Setting the Record Straight
To The Editor:
Let’s set the record straight.
The Orange County Board of Commissioners seeks to avoid a tax increase in 2009 and is committed to spending cuts and a revenue neutral tax rate (no increase in income).
We accept the county attorney’s opinion that rescinding the 2009 revaluation is not legal at this date, and believe that such an adjustment would not solve our collective and individual financial difficulties, anyway.
The other night the commissioners directed the county manager to produce a budget for fiscal year 2009-10 that reflects a rate of spending no higher than supported by a revenue neutral tax rate. Assumed is a spending level reduced by a minimum of $8.7 million from 2008-09, about five percent.
The manager also was asked to provide recommendations for additional, significant, targeted cuts below that rate of spending. Those reductions, to be considered later this spring, could allow property taxes to be set below the revenue neutral rate. Further cuts will be balanced against our historic commitment to public safety, education, environmental protection, and support for those least able to help themselves.
The commissioners agreed to apply the same cap on increases for all taxing districts, including the district tax for the Chapel Hill-Carrboro City Schools and fire department tax rates, subject to consultation with each affected entity.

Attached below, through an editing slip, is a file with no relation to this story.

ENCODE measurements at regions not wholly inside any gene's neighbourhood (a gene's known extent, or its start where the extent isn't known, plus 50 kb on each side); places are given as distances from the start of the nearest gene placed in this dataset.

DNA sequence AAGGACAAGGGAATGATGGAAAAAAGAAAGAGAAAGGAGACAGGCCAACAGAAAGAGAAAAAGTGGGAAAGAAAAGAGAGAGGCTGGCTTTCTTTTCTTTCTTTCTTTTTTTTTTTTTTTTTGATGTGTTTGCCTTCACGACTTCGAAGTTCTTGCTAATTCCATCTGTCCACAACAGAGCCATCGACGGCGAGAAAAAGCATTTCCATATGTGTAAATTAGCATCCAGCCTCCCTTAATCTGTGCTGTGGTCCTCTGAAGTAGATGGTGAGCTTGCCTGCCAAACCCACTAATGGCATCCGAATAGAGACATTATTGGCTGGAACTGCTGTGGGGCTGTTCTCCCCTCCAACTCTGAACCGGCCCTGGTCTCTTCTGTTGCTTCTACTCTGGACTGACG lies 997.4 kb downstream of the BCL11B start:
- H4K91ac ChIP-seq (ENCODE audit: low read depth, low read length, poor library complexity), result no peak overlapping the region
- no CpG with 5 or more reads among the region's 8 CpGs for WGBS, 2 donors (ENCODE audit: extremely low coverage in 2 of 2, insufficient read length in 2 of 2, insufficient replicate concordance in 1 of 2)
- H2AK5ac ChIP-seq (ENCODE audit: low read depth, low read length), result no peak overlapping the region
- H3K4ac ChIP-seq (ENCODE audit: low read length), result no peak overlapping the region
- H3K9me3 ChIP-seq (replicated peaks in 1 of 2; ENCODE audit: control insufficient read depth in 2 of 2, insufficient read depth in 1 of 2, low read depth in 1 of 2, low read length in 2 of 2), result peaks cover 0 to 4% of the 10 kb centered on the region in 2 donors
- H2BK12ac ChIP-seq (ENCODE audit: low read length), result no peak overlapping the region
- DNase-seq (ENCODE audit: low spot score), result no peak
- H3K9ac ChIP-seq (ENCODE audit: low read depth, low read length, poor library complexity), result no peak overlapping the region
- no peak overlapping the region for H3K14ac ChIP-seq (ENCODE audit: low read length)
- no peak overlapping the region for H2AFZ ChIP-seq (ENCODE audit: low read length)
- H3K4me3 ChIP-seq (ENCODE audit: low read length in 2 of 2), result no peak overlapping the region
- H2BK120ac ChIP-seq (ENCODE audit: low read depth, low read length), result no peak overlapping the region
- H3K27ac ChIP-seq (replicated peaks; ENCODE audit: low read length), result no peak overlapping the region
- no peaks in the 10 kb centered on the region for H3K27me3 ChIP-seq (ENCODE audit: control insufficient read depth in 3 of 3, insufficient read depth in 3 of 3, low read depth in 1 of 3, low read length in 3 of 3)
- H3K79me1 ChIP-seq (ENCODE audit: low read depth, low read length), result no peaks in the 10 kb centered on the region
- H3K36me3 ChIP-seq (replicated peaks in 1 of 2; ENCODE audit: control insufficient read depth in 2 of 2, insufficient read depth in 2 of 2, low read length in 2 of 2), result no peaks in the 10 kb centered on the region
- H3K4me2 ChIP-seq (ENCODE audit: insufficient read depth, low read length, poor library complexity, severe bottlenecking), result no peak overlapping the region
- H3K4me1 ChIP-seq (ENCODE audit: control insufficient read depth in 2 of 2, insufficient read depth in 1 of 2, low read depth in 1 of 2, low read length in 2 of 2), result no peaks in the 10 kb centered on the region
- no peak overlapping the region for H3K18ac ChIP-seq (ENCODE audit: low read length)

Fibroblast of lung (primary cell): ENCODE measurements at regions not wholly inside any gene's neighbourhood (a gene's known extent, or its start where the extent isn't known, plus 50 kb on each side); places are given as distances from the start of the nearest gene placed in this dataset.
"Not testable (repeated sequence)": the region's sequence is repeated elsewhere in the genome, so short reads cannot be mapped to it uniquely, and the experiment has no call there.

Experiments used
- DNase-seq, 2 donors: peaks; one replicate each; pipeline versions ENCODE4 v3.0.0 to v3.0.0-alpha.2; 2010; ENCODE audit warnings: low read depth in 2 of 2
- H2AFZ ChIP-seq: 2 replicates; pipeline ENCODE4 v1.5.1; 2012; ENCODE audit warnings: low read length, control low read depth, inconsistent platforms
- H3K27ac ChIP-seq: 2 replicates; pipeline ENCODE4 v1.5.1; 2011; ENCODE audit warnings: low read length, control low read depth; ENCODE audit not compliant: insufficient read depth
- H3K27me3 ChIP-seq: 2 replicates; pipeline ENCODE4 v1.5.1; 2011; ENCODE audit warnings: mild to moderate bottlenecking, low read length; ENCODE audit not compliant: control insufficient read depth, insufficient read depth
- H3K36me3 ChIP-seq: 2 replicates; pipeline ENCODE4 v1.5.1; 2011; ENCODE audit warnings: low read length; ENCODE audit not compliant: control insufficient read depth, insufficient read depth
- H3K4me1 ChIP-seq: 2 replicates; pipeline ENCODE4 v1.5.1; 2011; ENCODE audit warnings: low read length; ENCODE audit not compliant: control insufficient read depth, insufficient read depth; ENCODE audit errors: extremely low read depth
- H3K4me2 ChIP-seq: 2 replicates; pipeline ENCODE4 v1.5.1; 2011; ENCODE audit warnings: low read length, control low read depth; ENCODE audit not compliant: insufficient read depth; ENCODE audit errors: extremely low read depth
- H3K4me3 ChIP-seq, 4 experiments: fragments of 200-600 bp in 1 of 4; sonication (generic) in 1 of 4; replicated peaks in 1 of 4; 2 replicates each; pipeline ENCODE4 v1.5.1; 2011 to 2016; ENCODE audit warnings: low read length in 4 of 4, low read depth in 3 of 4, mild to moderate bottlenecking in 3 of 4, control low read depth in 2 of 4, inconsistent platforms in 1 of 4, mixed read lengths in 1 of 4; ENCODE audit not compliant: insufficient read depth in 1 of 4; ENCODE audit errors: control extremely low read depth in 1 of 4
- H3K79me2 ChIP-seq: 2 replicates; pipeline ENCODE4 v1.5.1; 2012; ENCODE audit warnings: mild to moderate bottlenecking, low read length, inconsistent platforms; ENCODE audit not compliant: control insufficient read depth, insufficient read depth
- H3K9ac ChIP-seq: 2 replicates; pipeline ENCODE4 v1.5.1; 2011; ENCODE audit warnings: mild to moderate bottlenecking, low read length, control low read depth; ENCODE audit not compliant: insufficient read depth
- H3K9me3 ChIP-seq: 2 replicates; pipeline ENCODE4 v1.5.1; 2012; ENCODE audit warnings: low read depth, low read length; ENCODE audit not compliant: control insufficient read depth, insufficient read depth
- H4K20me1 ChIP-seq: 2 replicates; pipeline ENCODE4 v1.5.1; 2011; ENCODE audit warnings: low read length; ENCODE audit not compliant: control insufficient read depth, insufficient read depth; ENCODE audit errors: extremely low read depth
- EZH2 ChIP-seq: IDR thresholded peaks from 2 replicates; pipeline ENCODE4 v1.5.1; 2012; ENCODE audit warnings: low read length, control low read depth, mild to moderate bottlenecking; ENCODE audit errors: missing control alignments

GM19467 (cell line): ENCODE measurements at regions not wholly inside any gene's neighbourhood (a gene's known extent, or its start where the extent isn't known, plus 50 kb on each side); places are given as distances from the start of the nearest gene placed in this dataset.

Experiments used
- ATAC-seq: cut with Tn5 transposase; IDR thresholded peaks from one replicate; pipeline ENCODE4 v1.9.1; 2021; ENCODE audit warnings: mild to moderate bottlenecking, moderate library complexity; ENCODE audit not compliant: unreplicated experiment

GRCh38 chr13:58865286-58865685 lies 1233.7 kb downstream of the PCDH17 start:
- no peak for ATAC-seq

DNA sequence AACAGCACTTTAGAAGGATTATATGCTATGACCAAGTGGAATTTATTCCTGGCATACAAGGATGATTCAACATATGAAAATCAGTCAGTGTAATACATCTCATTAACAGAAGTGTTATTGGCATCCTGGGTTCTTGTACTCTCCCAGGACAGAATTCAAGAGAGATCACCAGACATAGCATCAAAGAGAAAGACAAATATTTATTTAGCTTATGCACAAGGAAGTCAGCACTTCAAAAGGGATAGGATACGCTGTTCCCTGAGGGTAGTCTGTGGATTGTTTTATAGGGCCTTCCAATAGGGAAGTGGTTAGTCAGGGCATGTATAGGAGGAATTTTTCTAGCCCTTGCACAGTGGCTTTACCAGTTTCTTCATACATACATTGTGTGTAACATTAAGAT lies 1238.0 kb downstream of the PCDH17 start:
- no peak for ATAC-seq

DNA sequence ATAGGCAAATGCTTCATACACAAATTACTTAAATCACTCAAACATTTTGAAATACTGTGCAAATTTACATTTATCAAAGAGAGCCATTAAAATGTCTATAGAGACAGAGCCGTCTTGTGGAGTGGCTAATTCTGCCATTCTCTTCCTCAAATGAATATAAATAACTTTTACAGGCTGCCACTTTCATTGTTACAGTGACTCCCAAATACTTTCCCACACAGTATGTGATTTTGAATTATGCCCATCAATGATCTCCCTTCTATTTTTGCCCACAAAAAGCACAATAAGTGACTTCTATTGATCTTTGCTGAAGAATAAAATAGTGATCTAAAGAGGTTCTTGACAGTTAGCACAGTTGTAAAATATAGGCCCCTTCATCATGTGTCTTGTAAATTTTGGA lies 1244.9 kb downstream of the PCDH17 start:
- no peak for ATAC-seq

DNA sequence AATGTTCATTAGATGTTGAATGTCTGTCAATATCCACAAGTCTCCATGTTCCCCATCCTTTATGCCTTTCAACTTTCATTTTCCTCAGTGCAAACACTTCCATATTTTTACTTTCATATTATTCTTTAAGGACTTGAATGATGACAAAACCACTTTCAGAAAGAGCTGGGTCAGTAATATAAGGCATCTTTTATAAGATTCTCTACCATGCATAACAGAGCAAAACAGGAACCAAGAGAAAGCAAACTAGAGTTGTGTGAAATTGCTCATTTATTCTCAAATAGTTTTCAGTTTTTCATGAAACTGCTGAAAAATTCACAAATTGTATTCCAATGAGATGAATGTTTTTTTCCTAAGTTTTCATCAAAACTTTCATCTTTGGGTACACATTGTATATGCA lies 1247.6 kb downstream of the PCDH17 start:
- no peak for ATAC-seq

The commissioners pledged to dedicate 48.1 percent of Orange County’s spending to our public schools, a previously agreed-upon target that maintains a longstanding tradition of superior support for education.
We also directed staff to send letters offering assistance in reviewing and reducing appraised values to the approximately 10 percent of Orange County property owners who saw valuations increase by 40 percent or more. (The average increase was 24 percent.) County staff will assist with appeals through calendar year 2009. The back page of the letter will provide eligibility information for seniors and the handicapped seeking homestead exemptions and circuit breaker assistance under state law.
The Orange County commissioners understand and share concerns raised by taxation, government spending, and shrinking services in these difficult economic times. We remain committed to responding to, and balancing, the needs of all the residents of Orange County.